The computer used for business should have one user: the employee. The more people who use a computer, the more chance there is for it to be infected with malicious malware or for information to be accidentally shared.
Is there a better business arrangement than telecommuting? Employees can work in the comfort of their home and save money on gas, business clothes and vending machine raids. For the employer, less money needs to be allocated for office space and productive workers can be kept on the payroll even if they move across the country. The flexibility of telecommuting is especially nice. It's often a win-win for everybody.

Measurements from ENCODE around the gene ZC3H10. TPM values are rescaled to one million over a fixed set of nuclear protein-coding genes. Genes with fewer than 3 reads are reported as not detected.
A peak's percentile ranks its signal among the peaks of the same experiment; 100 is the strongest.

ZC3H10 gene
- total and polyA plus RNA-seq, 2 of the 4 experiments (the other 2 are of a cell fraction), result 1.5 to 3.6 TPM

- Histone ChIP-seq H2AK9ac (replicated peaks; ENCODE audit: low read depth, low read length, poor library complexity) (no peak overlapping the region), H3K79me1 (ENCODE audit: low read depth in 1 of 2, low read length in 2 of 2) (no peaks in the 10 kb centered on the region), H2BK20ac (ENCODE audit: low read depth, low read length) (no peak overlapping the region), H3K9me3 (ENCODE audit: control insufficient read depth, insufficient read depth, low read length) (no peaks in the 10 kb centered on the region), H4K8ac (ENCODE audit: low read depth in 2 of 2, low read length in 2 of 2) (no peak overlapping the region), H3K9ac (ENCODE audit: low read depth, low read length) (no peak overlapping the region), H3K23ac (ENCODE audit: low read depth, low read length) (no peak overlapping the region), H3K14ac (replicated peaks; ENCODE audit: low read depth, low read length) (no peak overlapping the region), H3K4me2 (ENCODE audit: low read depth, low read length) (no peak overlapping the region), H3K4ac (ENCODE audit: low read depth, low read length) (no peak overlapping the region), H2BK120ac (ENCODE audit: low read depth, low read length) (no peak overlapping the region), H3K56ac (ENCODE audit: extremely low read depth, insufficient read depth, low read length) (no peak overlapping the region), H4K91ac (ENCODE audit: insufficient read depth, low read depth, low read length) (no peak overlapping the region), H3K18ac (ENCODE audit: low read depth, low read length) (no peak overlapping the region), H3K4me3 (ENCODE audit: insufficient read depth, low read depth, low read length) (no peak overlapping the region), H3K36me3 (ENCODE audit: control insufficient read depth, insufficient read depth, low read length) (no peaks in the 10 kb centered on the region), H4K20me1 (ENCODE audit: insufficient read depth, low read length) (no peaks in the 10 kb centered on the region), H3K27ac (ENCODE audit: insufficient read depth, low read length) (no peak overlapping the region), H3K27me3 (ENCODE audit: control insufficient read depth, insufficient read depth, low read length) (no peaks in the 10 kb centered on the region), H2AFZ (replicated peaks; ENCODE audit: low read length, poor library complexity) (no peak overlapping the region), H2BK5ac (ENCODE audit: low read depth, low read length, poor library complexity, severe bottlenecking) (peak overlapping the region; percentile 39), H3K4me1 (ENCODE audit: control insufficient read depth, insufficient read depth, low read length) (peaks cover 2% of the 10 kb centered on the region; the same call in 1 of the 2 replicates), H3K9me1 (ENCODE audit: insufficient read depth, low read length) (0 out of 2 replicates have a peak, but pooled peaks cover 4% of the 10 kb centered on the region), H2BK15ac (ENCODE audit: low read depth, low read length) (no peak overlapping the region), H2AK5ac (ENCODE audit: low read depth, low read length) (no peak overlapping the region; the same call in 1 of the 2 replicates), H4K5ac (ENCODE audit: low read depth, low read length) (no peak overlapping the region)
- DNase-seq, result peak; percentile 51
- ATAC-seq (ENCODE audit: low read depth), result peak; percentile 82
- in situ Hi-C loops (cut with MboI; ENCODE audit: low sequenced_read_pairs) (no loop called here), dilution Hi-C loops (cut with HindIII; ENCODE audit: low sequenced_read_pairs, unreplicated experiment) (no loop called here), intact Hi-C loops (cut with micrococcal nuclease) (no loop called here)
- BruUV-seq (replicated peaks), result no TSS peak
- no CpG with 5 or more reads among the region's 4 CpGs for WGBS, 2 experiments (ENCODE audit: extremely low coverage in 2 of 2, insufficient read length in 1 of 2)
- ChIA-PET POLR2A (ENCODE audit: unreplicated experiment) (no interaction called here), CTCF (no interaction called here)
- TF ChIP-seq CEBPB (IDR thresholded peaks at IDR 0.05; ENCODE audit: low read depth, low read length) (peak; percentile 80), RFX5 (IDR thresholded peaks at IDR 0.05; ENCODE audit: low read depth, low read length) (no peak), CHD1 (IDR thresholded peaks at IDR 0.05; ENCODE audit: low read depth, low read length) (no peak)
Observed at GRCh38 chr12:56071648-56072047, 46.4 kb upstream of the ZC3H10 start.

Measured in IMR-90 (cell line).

However (there's always a however), telecommuting has security risks that are different from those found in traditional office situations. Before allowing employees to work from an off-site location, companies should establish security policies based on these potential risks.
Also, be sure to check out our IT checklist for managers to ensure all bases are covered – including security -- when making telecommuting arrangements and our Telecommuting Calculator for maximizing telecommuting savings opportunities.
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